Deep Thought: Hopeful Living
I've just finished reading the most encouraging book I came across in all of 2020. It's called Harpo Speaks!, by the late Harpo Marx. No, his writing didn't excite the Nobel Committee. Somebody had to help him with the hard stuff, like spelling, grammar, and syntax. Harpo says he was thrown out of the second grade at PS 86 in the very early 1900s.
He meant 'thrown out' literally. The bigger boys kept throwing him out the window when the teacher wasn't looking. One day, he'd had enough and just went home, to where his Alsatian grandfather taught him to speak German. From then on, he learned from life.
Julius (Groucho) was a bookworm. Leonard (Chico) was a gambler. Adolph (Harpo) was a gentle soul and a born musician. Unfortunately, his late grandmother's harp had no strings. There was absolutely no money for them. There was no money for anything. The large family barely kept alive at times. The boys and their younger siblings did anything and everything they could to get by. Their mother, a force of nature, turned them into a vaudeville act. They travelled around the country, barely scraping along. They were cold and hungry and bitten by bedbugs in bad rooming houses.
Did I mention this was the most joyful book I've read all year?
It isn't because Harpo Marx was one of those relentlessly 'positive' people. Those people bore me with their bullying attitudes about how they're never down, etc. This discourages me, particularly in winter. Harpo just never quit, that was all. And he loved people. Often unlovable people.
He loved neurotic writer Alexander Woollcott. Two people could not have been more different. Because of this friendship, Harpo Marx, second-grade dropout, became a member of the Algonquin Round Table, a famous literary salon.
He befriended writer Charlie Lederer, and visited his aunt's house. Lederer's aunt was Marian Davies and her house was the insane castle at San Simeon – you know, the one Orson Welles mocked in Citizen Kane. He made friends with George Bernard Shaw and his wife on the Riviera.
He was the first American entertainer to perform in Soviet Russia. In 1933. He managed to use his mime talents to communicate. He connected with people. Then he smuggled important papers out of the country for FDR's government.
He travelled 200,000 miles to entertain troops during the Second World War. He played croquet as if it were a serious sport. He played golf as if it weren't. He took his friends places in his car. They learned to worry when he said, 'I know a shortcut'. (He never did.)
All of his children were adopted. He and his wife Susan made a family for them. He enjoyed every moment of that life. He was proud of his oldest son, who became a musician and taught him (finally) how to play the harp properly.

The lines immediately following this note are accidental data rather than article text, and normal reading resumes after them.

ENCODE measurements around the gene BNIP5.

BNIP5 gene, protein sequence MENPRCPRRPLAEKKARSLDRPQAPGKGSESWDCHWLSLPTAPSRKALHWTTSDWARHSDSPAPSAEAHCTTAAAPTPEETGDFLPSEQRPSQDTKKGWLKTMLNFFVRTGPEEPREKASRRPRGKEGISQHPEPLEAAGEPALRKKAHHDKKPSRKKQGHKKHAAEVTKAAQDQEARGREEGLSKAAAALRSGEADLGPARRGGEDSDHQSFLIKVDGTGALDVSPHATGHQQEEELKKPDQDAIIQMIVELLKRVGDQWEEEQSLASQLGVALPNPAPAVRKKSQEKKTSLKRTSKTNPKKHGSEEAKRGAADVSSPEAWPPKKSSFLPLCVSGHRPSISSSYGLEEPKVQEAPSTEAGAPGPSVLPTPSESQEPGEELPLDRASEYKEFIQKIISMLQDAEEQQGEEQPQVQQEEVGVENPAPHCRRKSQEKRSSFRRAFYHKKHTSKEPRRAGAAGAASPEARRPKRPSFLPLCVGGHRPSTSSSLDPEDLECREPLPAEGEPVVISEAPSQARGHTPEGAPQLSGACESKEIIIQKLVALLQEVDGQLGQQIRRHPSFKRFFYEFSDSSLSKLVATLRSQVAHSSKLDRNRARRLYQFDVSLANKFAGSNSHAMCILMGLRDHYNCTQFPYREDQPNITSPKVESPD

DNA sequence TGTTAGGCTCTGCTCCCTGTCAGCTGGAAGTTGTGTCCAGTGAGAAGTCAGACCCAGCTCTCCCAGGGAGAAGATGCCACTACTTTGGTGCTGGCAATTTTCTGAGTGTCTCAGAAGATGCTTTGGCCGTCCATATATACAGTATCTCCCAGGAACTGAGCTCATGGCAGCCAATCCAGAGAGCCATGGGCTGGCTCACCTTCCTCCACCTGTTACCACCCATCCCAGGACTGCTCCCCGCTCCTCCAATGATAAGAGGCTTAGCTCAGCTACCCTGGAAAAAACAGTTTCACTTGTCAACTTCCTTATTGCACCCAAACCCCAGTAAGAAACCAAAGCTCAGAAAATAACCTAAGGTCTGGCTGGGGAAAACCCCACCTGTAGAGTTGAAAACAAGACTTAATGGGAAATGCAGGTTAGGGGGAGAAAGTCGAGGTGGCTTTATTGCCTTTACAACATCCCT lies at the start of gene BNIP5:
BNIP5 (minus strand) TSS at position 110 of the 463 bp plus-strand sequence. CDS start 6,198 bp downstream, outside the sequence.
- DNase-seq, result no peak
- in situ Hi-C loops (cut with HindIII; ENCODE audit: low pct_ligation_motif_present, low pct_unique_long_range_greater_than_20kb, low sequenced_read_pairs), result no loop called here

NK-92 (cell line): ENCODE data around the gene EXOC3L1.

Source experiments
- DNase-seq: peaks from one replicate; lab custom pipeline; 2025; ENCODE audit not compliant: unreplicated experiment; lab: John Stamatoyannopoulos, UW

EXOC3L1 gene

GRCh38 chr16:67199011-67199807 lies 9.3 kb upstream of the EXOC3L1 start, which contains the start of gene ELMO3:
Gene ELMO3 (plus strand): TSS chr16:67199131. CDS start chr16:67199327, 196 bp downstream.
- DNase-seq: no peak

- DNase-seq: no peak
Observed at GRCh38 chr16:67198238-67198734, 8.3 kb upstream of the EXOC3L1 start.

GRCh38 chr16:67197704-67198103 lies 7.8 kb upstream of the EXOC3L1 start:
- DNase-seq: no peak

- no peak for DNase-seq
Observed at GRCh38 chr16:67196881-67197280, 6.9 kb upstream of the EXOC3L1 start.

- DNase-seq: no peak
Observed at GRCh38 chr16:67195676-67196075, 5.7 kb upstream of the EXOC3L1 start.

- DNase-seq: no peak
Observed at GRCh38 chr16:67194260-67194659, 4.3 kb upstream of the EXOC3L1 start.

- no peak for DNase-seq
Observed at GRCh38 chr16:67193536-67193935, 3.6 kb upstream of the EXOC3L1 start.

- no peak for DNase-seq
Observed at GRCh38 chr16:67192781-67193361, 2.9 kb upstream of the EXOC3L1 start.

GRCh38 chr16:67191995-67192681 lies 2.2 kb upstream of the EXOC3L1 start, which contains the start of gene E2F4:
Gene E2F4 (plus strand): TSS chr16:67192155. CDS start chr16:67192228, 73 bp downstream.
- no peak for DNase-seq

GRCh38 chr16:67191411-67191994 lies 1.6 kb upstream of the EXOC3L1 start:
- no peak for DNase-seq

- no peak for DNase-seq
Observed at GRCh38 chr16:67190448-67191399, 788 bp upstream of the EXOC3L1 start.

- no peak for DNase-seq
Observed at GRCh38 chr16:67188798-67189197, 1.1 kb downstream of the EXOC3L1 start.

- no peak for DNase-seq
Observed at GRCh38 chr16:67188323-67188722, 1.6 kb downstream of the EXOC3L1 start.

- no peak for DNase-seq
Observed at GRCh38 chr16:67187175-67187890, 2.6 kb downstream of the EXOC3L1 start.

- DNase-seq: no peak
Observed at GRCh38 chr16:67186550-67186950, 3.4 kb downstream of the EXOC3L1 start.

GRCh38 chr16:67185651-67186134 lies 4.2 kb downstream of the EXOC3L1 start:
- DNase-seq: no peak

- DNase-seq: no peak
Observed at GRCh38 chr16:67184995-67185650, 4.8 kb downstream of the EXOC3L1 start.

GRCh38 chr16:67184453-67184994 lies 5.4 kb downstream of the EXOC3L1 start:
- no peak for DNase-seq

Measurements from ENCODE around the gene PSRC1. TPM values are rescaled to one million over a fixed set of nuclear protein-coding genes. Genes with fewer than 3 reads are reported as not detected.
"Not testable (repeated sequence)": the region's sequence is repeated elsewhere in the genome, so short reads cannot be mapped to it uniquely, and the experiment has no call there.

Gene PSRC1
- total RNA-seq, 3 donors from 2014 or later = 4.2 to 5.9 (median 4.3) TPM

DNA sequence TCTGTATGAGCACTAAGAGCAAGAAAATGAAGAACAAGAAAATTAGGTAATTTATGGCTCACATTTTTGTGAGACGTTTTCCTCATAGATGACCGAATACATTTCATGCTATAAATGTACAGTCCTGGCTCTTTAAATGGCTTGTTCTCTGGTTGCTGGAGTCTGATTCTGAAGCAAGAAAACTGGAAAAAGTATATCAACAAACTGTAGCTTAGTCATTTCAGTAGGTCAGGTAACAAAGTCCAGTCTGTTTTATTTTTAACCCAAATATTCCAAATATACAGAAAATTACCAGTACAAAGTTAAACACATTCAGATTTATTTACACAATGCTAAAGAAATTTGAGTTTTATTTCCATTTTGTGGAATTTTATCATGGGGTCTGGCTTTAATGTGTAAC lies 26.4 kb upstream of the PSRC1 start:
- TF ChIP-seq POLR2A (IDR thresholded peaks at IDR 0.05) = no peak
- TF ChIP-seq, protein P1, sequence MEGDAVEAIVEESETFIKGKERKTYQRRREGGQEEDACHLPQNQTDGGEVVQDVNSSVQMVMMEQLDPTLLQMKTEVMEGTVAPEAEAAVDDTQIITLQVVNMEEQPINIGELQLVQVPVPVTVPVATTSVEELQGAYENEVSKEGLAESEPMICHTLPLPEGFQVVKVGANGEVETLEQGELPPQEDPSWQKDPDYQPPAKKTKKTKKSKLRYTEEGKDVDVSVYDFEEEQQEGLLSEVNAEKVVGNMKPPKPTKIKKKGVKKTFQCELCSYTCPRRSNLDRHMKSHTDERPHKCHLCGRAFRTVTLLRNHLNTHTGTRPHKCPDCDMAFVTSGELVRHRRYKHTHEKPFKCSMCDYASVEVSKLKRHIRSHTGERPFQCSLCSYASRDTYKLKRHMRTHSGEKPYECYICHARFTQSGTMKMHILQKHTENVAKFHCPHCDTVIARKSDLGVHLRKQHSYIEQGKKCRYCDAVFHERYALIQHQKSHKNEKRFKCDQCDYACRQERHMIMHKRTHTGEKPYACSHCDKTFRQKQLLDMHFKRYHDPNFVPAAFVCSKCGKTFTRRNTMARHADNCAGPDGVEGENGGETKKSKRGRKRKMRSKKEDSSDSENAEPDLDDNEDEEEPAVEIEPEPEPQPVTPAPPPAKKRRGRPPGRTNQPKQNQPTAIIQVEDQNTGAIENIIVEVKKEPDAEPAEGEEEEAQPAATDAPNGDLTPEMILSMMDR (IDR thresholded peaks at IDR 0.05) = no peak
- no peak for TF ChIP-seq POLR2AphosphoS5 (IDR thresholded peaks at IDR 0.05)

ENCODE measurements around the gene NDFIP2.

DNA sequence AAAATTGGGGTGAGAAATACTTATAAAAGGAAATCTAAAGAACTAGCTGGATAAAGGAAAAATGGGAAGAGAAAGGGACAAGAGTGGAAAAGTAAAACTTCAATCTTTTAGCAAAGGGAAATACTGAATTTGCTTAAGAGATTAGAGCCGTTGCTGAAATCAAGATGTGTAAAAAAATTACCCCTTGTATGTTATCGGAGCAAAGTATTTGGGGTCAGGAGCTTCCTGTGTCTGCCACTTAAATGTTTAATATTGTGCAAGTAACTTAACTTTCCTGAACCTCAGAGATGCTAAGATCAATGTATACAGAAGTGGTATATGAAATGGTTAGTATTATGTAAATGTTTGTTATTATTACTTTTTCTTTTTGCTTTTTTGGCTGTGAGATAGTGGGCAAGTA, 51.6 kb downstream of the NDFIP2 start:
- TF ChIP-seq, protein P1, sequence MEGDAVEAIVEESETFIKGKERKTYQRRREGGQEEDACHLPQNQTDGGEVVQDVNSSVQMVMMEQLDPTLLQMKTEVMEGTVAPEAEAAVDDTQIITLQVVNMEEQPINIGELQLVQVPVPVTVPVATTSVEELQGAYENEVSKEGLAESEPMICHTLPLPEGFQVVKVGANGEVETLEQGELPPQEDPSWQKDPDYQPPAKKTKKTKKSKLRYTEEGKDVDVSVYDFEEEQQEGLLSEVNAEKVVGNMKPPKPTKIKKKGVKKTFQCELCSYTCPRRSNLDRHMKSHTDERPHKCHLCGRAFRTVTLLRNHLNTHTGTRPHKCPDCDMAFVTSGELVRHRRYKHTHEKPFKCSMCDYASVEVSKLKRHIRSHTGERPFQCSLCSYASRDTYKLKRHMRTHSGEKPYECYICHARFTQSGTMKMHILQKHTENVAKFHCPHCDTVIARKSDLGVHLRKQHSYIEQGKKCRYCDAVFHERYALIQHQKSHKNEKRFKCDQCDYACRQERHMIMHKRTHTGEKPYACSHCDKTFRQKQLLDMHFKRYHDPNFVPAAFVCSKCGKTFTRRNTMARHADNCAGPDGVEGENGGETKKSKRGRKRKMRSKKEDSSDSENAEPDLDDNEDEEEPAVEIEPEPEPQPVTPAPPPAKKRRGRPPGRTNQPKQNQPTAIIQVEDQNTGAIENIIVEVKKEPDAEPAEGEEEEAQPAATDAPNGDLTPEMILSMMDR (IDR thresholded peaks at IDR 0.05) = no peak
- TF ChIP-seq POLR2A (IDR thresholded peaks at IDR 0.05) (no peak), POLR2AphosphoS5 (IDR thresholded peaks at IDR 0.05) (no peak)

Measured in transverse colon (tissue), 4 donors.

What I liked most about Harpo Marx was his unselfish capacity for enjoyment. He had fun. He made sure other people did, too. Years of hardship didn't make him anxious. Heck, years of hardship didn't even make him grow up. He was utterly without conceit. He gave the gift of laughter to everyone he knew and to people who never met him.
I think Harpo Marx embodied hope.
He told a story about their career. Back in the early 1920s, the three brothers went to the UK to perform, because Chico was in trouble with some gangster in Cleveland. Their British tour was a success, but they found the island extremely damp, cold, and uncomfortable. On their last night there, Chico and Harpo burned all the furniture in their boarding house room just to stay warm. They left the landlord a thank-you note and money to replace the improvised fuel.
When they got back to New York, the brothers felt they had 'arrived' in show business. Unfortunately, they got into a feud with the biggest theatre chain owner in the city, and were blackballed. They were forced to go back on the road. They ran out of money and prospects in Indianapolis. They spoke of breaking up the act and going their separate ways to support the family. Harpo walked the streets in despair: he had 7 cents in his pocket. He said, 'That was the only time I felt sorry for myself.'
He came upon an estate auction. As he watched, the pile of goods to be sold went down. He noticed a very poor Italian couple standing by. They seemed to want to buy something, but were either too poor or too timid to bid. Finally, there was one item left: a scrubbing brush. Harpo bid 1 cent. Sold, said the auctioneer, who wanted to go home. Harpo gave the couple the brush. They thanked him profusely.
Harpo's perspective changed. He went back to the hotel and delivered himself of the longest speech in his life. He told his family they were not giving up. They didn't. Within a few years, they had a show on Broadway. Then they went on to the movies.
The lesson wasn't 'keep trying, you'll succeed in this world.' It wasn't even 'never give up.' The lesson was that life was worth living if you approached it with open-hearted kindness and a capacity for joy. That's where I see the hope: we can get through everything, together, if we look at the world the way Adolph Marx did.
We are troubled on every side, yet not distressed; we are perplexed, but not in despair.
II Corinthians 4:8